From a viral video, the inauguration of a brand new building, to a groundbreaking white paper on the impact of music, these are the big stories that helped define SFCM in 2021.
This year the Conservatory became one of the first music colleges in the country to join the video-focused social networking platform in November. Within weeks of its debut the account went viral with a video performance of horn student Henry Nordhorn that garnered more than 6 million views to date. The account is currently SFCM’s largest social platform with just under 100 thousand followers and growing. Follow along @SfConservMusic!
The Ute and William K. Bowes, Jr. Center for Performing Arts was officially inaugurated in early November with a day-long celebration which included San Francisco Mayor London Breed attending and special performances by pianist Garrick Ohlsson and cellist Yo-Yo Ma. Coverage by media outlets including CBS news, ABC news, and the Accociated Press translated into millions of views and covered four continents. Yo-Yo Ma also gave a masterclass to students. An accompanying celebration gala also raised $1.3 million in scholarship funds.
SFCM Hosts the GRAMMYs
Members of the Recording Academy visited SFCM in October to utilize sound and studio equipment, contributing to the 64th annual GRAMMY Awards. Professionals also hosted listening sessions for students.
In October it was announced that the fifth biennial Stephen and Cynthia Rubin Institute for Music Criticism will take part in June of 2022. This will be the first time it will be hosted at the the Ute and William K. Bowes, Jr. Center for Performing Arts. The Rubin Institute for Music Criticism supports young writers and storied publications to expand the reach of classical music journalism.
In September SFCM officially named its 50 Oak Street facility the Ann Getty Center for Education in honor of the arts patron and educator, who died unexpectedly in 2020.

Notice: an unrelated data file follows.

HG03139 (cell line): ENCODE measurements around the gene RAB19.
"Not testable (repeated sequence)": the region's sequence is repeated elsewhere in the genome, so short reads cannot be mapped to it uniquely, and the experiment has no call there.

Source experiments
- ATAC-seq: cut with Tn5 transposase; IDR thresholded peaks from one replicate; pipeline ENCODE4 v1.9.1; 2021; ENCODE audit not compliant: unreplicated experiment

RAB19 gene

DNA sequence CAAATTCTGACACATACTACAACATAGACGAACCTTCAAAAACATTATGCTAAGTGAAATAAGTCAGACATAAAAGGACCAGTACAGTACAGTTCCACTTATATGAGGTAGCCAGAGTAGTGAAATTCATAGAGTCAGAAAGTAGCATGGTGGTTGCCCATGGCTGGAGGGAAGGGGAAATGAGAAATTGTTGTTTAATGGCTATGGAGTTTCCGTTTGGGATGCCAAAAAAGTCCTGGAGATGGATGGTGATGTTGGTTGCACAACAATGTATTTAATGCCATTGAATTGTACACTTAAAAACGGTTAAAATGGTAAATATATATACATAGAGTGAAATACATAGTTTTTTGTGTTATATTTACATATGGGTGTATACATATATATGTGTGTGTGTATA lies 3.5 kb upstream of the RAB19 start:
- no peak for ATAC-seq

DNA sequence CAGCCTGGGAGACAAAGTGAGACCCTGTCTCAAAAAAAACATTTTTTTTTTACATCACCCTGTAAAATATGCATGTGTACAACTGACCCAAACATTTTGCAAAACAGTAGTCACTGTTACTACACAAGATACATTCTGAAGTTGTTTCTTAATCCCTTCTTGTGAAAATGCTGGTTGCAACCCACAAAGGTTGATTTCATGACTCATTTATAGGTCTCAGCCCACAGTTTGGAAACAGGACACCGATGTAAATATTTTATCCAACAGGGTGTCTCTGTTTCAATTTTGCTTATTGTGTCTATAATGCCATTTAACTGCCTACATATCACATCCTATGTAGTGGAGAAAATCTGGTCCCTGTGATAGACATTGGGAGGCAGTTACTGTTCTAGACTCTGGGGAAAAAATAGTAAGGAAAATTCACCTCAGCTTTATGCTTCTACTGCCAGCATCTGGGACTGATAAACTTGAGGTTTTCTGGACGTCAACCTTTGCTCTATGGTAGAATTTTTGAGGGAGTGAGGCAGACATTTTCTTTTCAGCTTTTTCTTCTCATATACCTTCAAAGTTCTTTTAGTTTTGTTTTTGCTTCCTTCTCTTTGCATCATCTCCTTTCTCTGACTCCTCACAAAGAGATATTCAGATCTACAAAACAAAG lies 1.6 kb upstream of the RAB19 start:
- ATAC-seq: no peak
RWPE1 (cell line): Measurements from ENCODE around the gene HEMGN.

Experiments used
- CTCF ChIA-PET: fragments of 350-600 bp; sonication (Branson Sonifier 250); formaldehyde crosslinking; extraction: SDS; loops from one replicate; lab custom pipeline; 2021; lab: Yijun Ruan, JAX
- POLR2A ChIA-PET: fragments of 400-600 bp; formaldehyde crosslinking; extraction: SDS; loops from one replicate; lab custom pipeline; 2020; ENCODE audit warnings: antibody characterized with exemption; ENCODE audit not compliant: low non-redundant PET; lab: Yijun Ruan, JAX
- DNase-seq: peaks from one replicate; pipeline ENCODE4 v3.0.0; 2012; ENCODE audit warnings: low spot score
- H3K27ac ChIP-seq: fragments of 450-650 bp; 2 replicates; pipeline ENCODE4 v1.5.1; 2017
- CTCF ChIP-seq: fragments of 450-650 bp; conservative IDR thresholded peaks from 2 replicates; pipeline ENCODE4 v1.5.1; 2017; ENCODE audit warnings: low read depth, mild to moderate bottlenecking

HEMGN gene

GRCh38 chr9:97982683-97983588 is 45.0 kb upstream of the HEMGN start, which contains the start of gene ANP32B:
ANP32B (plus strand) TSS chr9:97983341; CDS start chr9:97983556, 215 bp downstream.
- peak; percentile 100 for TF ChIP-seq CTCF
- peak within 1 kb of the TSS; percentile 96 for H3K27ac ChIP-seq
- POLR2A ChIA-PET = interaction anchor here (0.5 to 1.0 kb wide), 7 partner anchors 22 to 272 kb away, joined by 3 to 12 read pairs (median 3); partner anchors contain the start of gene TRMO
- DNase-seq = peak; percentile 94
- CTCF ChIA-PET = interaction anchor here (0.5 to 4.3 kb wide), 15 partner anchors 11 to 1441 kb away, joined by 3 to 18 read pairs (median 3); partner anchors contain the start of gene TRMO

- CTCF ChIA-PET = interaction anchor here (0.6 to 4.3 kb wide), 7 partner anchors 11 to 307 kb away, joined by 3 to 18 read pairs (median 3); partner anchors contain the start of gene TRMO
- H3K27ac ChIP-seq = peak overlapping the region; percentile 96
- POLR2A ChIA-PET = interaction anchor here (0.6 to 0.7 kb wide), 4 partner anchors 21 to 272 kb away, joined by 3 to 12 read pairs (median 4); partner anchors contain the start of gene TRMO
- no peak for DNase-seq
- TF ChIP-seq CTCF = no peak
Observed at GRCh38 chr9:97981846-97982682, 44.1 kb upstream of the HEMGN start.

Trevor Weston was named the first winner of the first annual Emerging Black Composers Project in June. His work will premiere with the San Francisco Symphony in 2022. Three more emerging composers were also selected to receive prizes and commissions.
Voice faculty member Matt Worth won a GRAMMY in March. Worth and his creative partners won, “Best Choral Performance” for their recording of Richard Danielpour’s, “The Passion of Yeshua.” More than 30 other SFCM artists and teachers were represented at the ceremony.
In February, Jason Hainsworth, the Executive Director of the Roots, Jazz, and American Music program was chosen to lead Diversity, Equity, and Inclusion at SFCM. In this role, Hainsworth will build on SFCM’s important work to strengthen the Conservatory and industry through actions that systemically oppose racism and injustice.
SFCM Pre-college violin player Amaryn Olmeda won the Sphinx competition in February. She will make solo appearances with major orchestras as part of her prize.
In January, SFCM announced its partnership with opera singer, neuroscientist, and professor Dr. Indre Viskonatas to publish her white paper demonstrating the measurable benefit that music has on children and child brain development.
Have a happy and safe new year from all of us at SFCM!